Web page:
The latest missive from Cyrus Mistry defending his actions in the Tata DoCoMo deal and other charges levelled against him by Tatas is bringing the Tata Sons boardroom coup to a new low. Is there an end in sight to this you-did-it-no-i-did-not war of words?
After Cyrus Mistry, former chairman of Tata, was sacked and Ratan Tata, the old guard, stepped in and issued a statement that he would occupy the chair only for four months as the board was looking for a replacement, India Inc and the public reacted with shock. And that continues even after a week into the sudden dismissal, as both the Tatas and Mistrys engage in accusations and counter accusations, with nobody stating what really went wrong between them.
Mistry is son of Shapooji Pallonji, the construction group, which has 18.4 percent stake in Tata Sons and is the largest single shareholder in the firm.
The Tatas’ association with the Mistrys goes back to three generations. Shapoorji Pallonji Mistry’s father bought shares in Tata Sons in the 1930s.
The Tatas are known as an old-world, sedate and traditional firm. Shareholders of the Tatas hold their shares not expecting any large movements in share price. However, it is the trust factor and a sense of ownership with a 148-year-old firm that is known for its oft-stated values of transparency and honesty that keeps them loyal to it.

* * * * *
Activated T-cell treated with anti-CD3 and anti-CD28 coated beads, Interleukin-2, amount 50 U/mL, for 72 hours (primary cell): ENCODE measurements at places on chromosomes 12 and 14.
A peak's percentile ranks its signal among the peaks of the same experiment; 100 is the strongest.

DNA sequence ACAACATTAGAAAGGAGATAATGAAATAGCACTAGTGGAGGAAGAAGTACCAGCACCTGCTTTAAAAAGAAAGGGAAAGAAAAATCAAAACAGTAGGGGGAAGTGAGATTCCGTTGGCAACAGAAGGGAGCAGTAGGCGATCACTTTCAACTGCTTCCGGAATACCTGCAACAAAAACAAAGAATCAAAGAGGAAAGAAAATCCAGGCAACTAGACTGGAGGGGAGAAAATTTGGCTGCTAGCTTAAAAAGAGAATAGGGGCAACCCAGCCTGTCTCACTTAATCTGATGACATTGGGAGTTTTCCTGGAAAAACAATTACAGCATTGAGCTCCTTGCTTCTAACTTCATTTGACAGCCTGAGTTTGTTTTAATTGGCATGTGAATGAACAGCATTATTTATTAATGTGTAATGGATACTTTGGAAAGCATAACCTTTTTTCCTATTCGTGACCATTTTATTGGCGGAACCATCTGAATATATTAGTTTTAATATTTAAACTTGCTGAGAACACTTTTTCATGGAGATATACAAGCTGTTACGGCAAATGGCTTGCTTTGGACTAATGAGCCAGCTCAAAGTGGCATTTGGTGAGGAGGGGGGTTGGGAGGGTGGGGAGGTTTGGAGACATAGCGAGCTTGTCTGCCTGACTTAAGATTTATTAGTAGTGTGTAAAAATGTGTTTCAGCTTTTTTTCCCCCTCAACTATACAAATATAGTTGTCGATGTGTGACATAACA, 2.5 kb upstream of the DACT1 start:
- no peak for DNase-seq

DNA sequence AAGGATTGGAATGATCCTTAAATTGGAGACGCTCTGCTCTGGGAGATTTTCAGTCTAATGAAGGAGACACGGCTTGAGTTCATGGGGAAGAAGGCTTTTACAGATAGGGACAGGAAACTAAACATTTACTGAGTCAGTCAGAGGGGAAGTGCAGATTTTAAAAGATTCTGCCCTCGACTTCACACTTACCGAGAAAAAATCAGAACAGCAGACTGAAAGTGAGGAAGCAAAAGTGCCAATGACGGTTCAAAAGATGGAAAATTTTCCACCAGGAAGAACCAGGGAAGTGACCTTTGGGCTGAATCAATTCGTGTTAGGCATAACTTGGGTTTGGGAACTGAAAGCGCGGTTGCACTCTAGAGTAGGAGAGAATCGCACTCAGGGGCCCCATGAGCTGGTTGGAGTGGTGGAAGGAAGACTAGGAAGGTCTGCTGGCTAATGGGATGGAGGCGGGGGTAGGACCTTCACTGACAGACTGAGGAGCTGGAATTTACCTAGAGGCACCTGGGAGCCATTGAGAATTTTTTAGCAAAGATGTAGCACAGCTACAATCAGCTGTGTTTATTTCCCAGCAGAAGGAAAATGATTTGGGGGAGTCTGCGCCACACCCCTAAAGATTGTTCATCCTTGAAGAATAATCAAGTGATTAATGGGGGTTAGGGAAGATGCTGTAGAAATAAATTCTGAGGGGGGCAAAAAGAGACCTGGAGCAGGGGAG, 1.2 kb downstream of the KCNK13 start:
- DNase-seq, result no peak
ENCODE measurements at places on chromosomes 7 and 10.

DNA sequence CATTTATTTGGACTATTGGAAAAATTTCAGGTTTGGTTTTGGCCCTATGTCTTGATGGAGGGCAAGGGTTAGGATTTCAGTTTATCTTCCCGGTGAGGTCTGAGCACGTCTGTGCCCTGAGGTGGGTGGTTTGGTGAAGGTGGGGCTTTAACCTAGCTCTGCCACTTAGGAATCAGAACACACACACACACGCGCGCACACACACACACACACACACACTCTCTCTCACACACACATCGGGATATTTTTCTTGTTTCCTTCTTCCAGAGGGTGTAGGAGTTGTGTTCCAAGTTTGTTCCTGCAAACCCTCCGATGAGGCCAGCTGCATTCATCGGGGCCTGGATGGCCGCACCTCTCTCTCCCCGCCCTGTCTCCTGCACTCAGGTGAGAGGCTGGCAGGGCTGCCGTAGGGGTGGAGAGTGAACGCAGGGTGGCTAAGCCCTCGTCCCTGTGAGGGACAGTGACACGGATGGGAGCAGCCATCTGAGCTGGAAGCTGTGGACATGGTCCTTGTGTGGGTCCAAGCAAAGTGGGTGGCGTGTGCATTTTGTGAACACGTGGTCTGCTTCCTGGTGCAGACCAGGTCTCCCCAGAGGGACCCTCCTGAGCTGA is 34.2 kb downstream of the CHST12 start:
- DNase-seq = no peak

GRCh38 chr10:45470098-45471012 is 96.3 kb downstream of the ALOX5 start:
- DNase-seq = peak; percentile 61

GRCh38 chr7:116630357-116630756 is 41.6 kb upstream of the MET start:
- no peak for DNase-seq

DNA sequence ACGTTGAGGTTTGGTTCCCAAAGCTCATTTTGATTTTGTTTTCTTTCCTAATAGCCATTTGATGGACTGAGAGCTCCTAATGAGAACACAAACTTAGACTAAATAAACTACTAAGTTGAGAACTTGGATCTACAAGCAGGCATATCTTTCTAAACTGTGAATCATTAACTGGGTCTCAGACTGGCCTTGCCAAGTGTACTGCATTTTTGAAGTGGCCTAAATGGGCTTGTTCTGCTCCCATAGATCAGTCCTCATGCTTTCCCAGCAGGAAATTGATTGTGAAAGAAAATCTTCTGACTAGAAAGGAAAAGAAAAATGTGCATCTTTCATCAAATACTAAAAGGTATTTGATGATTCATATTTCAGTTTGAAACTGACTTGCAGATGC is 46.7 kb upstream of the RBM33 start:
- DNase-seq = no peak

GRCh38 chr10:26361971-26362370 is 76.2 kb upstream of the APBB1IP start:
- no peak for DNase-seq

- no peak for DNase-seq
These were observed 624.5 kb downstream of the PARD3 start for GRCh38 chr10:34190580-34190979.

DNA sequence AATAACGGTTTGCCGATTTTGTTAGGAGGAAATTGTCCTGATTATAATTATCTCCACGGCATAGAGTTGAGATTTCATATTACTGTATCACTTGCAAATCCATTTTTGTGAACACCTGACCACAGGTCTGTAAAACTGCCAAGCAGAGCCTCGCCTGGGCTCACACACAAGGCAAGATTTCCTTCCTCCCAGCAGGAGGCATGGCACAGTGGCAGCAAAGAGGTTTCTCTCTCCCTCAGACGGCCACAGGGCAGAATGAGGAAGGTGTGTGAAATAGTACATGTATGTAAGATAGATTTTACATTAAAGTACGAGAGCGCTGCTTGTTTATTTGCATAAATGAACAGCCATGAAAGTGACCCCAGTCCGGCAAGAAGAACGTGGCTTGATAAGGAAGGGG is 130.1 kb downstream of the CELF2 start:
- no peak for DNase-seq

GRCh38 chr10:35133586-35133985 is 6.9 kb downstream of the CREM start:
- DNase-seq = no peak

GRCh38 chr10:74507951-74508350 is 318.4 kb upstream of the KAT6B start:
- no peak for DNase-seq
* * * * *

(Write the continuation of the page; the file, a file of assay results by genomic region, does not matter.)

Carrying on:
The latest spill-out of the boardroom intrigues is unusual by the Tata standards and also public perception of the group.
Though ousted as group chairman, Mistry continues on the board of 13 listed companies. He is also the Chairman of Tata Steel, Tata Motors, Tata Consultancy Services (TCS), The Indian Hotels, Tata Global Beverages, Tata Chemicals, and Tata Teleservices.
However, most legal experts think this is not going to be a major issue as the Tatas can resort to legal ways to ease out Mistry from these companies without much trouble.
Despite all the back and forth that is happening between both the camps, no concrete reason has been revealed yet on what led to Mistry’s summary dismissal from Tata Sons. The latest in the chain is a message by Ratan Tata to the group employees explaining the rationale behind the sacking of Mistry. In his letter, Tata has reportedly said the the move was absolutely necessary for the future success of the group.
However, the war of words at the one of the most respected private companies in the country is leaving many bewildered.
This is a case of fighting for fighting sake, believes Manoj Kumar, a Visiting Fellow at Observer Research Foundation (ORF) and an alumnus of the Harvard Business School and the National Law School, India.